And if you fail your run, losing the grid or all your pilots – that’s canon. Within the logic of the game, you are time traveling back to different timelines saving as many as you can. But the ones where you lose, your pilots remark on them, remember them, that really happened and it is on you. It is a very interesting way of adding weight and consequence to time travel, something that is often used as plot armour to alleviate those things.

It also gets you pretty attached to your pilots – my versions of Bethany Jones, Archimedes and Lily Reed have a little stat showing how many times they’ve fought the final battle and how many timelines they’ve saved. They also remark on it when you bring them to another timeline, talking about how they are ready to do it all over again. I just love the idea of your hero actually having been there, done that maybe dozens of times before. It is a unique twist on time traveler fiction, and unlike most media that is concerned with mechs and gundams, makes those inside the machines as interesting as the machines themselves.

The remarkable soundtrack from FTL veteran Ben Prunty is hugely supportive of the sense of stakes. A mix of stirring guitar and synthesizers provides the backdrop. With large sections of each run consisting of me staring at the mech and enemy arrangements thinking how best to use my three moves and three attacks, there is plenty of opportunities for the music to sink in. The occasional emotive swells and gradual builds of tension work perfectly to convey an atmosphere where gigantic machines and alien insectoids are – to the player – essentially frozen in time, a crucial moment made a tableau where you have to make the exact right decisions or see buildings full of people obliterated.

Which is something you’ll be marked on, as well. The screen you get when you beat the game actually tells you the final population of Earth – how many lives you saved. The developers have talked about how they designed the game with collateral damage as the lose condition, and how they took time to tune and refine the systems in a way that would encourage players to prioritise protecting the buildings. It is essentially an inverse philosophy to many blockbuster movies, where cities are flattened in the background while we watch the heroes do battle.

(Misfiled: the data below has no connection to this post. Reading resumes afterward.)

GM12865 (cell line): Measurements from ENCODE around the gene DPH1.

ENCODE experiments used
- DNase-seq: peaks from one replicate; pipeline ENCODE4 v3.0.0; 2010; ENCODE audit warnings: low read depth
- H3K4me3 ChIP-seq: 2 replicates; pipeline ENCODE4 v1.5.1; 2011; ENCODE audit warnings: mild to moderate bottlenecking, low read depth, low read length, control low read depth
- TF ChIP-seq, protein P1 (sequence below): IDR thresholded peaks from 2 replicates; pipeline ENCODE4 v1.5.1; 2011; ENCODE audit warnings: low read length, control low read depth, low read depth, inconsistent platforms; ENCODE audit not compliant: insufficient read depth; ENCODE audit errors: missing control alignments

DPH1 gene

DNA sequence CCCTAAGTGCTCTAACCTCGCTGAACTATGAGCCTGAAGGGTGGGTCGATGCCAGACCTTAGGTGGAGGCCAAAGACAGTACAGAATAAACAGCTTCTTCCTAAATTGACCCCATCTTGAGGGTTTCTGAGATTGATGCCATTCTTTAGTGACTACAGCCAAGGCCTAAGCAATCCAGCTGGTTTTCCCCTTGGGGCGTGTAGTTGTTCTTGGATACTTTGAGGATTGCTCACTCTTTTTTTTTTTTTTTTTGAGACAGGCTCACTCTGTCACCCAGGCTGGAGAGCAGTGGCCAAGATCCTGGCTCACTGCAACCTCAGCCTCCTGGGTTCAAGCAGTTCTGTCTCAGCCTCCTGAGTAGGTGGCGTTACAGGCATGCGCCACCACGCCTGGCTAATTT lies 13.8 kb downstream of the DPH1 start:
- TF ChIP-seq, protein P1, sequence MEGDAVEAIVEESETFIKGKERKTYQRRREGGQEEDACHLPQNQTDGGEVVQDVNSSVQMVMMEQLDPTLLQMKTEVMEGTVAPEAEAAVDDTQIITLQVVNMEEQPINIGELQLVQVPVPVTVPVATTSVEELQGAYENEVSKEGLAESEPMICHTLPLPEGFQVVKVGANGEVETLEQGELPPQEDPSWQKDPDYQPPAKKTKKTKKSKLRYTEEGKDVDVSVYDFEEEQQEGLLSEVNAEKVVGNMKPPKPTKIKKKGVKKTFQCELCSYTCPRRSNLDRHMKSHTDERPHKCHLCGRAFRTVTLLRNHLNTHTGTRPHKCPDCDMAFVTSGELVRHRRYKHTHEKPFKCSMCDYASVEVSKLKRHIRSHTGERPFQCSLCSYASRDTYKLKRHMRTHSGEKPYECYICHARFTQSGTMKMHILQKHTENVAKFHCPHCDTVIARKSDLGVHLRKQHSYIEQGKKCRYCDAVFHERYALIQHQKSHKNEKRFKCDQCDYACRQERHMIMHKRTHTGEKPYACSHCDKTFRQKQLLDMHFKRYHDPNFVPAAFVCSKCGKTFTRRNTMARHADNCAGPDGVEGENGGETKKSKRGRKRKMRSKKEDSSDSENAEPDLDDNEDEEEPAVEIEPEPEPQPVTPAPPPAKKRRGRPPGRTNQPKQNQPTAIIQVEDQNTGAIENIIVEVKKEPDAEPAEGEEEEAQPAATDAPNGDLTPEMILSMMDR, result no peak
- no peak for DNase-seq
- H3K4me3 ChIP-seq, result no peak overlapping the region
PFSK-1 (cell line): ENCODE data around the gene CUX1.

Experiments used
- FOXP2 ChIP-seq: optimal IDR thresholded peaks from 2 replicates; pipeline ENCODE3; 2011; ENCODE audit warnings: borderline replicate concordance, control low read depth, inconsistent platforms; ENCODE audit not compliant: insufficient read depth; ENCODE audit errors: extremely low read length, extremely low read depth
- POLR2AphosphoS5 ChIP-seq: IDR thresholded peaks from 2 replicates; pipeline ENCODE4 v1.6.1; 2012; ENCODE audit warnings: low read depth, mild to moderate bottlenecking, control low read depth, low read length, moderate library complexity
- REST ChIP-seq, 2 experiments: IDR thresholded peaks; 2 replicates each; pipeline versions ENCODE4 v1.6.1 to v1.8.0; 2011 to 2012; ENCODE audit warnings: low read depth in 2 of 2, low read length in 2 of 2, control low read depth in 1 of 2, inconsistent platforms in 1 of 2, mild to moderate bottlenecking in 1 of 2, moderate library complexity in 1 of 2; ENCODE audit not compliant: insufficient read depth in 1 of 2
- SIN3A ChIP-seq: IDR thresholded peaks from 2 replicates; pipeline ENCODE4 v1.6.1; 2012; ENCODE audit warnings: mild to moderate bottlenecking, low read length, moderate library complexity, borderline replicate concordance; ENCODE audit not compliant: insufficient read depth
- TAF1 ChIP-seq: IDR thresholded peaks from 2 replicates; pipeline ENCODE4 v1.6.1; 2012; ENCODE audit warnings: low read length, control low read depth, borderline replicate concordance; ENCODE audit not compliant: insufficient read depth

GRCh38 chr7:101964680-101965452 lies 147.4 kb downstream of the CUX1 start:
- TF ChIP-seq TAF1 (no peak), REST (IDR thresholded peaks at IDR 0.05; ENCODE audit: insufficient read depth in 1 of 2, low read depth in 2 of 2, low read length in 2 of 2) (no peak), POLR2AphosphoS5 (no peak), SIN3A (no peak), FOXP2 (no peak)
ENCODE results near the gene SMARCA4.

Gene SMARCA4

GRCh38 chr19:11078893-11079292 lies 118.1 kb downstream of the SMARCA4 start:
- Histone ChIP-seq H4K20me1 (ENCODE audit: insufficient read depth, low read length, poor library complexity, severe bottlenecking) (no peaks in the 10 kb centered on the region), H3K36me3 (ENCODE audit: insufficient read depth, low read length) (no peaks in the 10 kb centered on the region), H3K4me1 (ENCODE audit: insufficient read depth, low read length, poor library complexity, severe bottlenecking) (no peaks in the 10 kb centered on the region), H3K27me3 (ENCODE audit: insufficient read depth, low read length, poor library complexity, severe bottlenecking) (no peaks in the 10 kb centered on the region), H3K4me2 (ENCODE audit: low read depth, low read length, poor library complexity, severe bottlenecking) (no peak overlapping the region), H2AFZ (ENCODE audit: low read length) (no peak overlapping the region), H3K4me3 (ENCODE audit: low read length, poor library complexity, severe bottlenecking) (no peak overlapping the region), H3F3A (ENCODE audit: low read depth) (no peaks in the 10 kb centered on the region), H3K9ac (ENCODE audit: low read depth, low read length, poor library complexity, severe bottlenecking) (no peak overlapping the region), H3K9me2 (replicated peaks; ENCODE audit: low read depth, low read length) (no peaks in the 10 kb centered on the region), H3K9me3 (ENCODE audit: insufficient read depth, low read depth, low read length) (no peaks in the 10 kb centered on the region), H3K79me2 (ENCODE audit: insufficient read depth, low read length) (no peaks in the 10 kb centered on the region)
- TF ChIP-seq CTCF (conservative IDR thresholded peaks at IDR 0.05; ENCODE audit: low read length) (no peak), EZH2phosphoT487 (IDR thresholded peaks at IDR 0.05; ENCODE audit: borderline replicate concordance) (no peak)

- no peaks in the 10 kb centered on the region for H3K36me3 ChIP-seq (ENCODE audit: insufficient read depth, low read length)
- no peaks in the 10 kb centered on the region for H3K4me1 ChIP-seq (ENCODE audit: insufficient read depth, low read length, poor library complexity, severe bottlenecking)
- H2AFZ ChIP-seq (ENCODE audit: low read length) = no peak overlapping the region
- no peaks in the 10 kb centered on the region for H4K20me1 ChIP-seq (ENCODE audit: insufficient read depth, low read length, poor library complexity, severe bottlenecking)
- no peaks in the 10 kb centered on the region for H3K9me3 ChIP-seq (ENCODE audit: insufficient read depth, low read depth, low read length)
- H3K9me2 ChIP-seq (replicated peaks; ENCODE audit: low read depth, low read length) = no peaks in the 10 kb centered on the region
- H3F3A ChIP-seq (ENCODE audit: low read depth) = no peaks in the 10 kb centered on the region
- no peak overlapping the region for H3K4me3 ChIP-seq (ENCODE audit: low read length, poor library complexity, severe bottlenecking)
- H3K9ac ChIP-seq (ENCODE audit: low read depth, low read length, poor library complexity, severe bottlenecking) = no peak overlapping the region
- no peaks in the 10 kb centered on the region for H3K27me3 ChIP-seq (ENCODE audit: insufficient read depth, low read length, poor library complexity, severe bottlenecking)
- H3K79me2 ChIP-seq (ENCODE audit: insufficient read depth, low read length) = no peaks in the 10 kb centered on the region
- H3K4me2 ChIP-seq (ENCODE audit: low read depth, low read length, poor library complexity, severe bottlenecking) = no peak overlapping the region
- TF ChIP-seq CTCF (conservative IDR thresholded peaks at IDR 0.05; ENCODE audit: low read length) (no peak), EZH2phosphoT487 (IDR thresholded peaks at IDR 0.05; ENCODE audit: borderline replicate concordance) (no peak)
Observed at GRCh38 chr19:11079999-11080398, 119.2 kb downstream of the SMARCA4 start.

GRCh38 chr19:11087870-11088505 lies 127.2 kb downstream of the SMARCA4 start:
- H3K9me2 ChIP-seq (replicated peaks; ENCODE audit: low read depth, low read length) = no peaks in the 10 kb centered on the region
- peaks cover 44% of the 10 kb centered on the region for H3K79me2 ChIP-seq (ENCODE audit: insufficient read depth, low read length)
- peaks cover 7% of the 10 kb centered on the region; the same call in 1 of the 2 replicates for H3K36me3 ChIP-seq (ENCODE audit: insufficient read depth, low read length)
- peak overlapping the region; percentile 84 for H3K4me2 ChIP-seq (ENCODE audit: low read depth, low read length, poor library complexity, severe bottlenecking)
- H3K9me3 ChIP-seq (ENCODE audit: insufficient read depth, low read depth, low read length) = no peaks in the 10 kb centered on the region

The small numbers lend consequence as well: The only thing between these islanders and doom is a mech that can take maybe two hits. You can always level them up, sometimes to 7 hitpoints, but you’ll be facing more powerful creatures by then and bosses that can one-shot all but the sturdiest mechs. The sense of fragility in the face of a powerful foe this creates is quite impactful.

Most of your time in this game is still about knocking pixel art bugs out of the way before they destroy your power grid. Based on interviews and developer talks, Subset put a lot of thought into not only why the failstate was primarily about losing the buildings and their inhabitants, but also making the player care about that. It is impressive to see the degree to which the characters, story beats, minimal narrative and the mechanics often cohere in service of that.


  1. Howard Van Der Wal

    Really interesting read, Jon! I definitely reads like someone who has played 50+ hours of Into The Breach! There aren’t many games that I can recall from the top of my head where the lose condition is actually canon!

    I have the game myself and need to get around to finishing it. Whenever I do play it, I rename all of the pilots and mechs after Pacific Rim characters. 😉

  2. Thanks for the kind words Howard! I must say those hours have gone up since I wrote this as well.

    Interestingly Star Renegades, which just came out, has a similiar approach to canonical failure where each time you lose you’re going to a different alternate universe.